Genesis 1:26 – The ancient near eastern (ANE) context demonstrated by Walton provided a sensible and coherent understanding for the use of plurals in Genesis 1:26. Again, since Trinitarian concepts are completely foreign to the original authors and audience, a Trinitarian interpretation of the passage seems highly unlikely. Furthermore, being that the ANE was pervaded by a belief in the ‘heavenly court’ and ‘heavenly assembly,’ and since 1 Kings 22:19-22, Isaiah 14:13, and Job 1 reflect an agreement with that belief, the cultural likelihood outweighs the theological unlikelihood. The plurals most likely reflect God’s counsel with the angels, where man is created in the imago dei just as angels were created in the imago dei.

Genesis 3:15Contra Walton, Genesis 3:15 appears to be an intended messianic prophecy. Rydelnik asserted, “Gen. 3:15 ultimately predicts the coming of a future individual (a ‘seed’) who will have victory over the serpent through his own death.”[3] Ancient interpretations highly favor such messianic interpretations for Gen. 3:15: “This messianic reading of Gen. 3:15 is evident in the Septuagint and the rabbinic literature of the Targumim Pseudo-Jonathan, Neofiti, Onqelos and the Midrash Genesis Rabbah 23:5.”[4] Additionally, the earliest attestation for the messianic view is found in the early church fathers Justin (ca. 160 CE) and Irenaeus (ca. 180 CE).[5] It is no moot point “that this text was understood by the Jewish community to point to the Messiah almost three hundred years before Jesus was born.”[6] However, the deliverer noted in the protoevangelium shows no indication of divinity, and it stretches nowhere near asserting a Trinitarian understanding of God. It may be possible to retrospectively read the virgin birth into the feminine pronoun of Genesis 3:15; but such is the definition of eisegesis.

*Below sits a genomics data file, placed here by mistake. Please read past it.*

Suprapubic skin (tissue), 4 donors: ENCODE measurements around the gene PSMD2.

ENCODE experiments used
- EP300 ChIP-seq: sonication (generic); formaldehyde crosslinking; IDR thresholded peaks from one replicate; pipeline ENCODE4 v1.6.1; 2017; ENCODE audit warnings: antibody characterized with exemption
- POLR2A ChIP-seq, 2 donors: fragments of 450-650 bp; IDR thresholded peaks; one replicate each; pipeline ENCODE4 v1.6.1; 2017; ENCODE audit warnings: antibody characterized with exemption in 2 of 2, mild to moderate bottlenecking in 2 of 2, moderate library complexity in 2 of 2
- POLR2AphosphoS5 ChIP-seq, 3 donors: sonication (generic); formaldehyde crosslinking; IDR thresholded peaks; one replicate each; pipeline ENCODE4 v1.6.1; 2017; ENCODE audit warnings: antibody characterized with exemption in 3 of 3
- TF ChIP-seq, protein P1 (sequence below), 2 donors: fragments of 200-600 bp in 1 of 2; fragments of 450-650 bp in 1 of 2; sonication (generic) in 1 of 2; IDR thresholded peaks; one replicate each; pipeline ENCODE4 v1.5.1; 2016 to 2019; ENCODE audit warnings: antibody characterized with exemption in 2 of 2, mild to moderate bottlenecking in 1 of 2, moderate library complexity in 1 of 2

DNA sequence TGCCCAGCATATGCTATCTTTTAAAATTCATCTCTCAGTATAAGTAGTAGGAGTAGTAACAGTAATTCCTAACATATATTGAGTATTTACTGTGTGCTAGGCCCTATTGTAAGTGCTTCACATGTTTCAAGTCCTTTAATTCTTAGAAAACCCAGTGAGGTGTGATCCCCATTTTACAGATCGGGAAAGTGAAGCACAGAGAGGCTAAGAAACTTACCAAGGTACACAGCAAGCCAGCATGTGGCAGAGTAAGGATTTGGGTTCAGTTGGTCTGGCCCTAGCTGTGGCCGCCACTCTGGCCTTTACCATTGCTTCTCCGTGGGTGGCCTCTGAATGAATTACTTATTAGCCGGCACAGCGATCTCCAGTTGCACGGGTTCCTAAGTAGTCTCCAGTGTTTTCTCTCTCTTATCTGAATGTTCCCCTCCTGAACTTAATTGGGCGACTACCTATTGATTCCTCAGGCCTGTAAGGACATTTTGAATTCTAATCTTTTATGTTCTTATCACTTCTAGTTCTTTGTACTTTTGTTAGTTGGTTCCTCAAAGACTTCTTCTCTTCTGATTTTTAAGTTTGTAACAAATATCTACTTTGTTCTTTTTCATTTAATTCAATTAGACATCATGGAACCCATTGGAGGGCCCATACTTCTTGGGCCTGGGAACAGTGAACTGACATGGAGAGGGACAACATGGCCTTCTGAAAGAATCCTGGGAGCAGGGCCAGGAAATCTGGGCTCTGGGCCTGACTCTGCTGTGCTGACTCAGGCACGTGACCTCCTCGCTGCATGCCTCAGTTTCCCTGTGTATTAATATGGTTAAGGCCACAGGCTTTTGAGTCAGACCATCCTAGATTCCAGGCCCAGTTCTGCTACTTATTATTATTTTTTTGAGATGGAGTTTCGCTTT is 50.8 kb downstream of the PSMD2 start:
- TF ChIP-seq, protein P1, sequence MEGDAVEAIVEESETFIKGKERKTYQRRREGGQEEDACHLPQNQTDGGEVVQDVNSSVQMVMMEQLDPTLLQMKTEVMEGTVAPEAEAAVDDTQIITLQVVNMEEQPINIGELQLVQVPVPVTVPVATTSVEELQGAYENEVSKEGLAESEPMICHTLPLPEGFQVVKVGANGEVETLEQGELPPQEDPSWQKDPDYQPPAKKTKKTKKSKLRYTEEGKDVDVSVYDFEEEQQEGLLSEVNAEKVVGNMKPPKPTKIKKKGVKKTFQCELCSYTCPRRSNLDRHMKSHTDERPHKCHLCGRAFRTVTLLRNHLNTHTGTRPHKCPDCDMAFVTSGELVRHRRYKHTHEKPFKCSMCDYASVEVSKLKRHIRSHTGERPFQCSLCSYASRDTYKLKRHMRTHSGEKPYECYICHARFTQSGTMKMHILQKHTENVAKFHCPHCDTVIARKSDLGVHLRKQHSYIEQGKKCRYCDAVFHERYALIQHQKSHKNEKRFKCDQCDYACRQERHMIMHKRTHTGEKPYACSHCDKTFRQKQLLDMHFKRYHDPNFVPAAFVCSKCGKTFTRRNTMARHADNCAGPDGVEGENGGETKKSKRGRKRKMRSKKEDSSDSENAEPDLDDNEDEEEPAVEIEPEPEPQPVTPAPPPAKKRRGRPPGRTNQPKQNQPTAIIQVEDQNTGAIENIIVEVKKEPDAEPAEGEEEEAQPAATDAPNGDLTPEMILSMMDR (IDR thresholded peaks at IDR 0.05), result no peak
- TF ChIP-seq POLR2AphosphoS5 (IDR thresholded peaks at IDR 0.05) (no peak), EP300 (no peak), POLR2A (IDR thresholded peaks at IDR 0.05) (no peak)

[1] John H. Walton, Genesis, New International Version Application Commentary (Grand Rapids, MI: Zondervan, 2001), 77.

[2] Ibid., 77.

[3] Michael Rydelnik, The Messianic Hope: Is the Hebrew Bible Really Messianic? (Nashville, TN.: B&H Academic, 2010), 134.

[4] Ibid., 137. See R. A. Martin’s analysis of the LXX in Walter C. Kaiser Jr., The Messiah in the Old Testament (Grand Rapids, Mich.: Zondervan, 1995), 40. “The LXX seems to have had a messianic understanding of the verse, for, as has been pointed out, the independent personal pronoun hu occurs more than one hundred times, but this is the only one that the LXX translates literally with autos, although the Greek idiom would require the neuter.” Victor P. Hamilton, The Book of Genesis: Chapters 1-17, New International Commentary On the Old Testament Series (Nashville, Tenn.: Wm. B. Eerdmans Publishing Company, 1990), 199.

[5] For an extensive list of Messianic view supporters throughout history, see Herbert W. Bateman IV, Darrell L. Bock, and Gordon H. Johnston, Jesus the Messiah: Tracing the Promises, Expectations, and Coming of Israel’s King (Grand Rapids, MI: Kregel Academic & Professional, 2011), 471.

[6] Kaiser, The Messiah in the Old Testament, 40.